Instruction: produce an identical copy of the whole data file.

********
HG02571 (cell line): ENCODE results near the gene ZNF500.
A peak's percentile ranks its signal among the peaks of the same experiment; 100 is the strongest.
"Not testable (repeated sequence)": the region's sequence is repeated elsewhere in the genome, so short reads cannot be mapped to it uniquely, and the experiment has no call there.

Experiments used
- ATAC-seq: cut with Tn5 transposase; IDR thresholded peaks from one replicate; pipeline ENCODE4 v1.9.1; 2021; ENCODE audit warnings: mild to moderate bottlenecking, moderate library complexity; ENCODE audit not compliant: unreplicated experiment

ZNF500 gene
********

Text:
HG02571 (cell line): ENCODE results near the gene ZNF500.
A peak's percentile ranks its signal among the peaks of the same experiment; 100 is the strongest.
"Not testable (repeated sequence)": the region's sequence is repeated elsewhere in the genome, so short reads cannot be mapped to it uniquely, and the experiment has no call there.

Experiments used
- ATAC-seq: cut with Tn5 transposase; IDR thresholded peaks from one replicate; pipeline ENCODE4 v1.9.1; 2021; ENCODE audit warnings: mild to moderate bottlenecking, moderate library complexity; ENCODE audit not compliant: unreplicated experiment

ZNF500 gene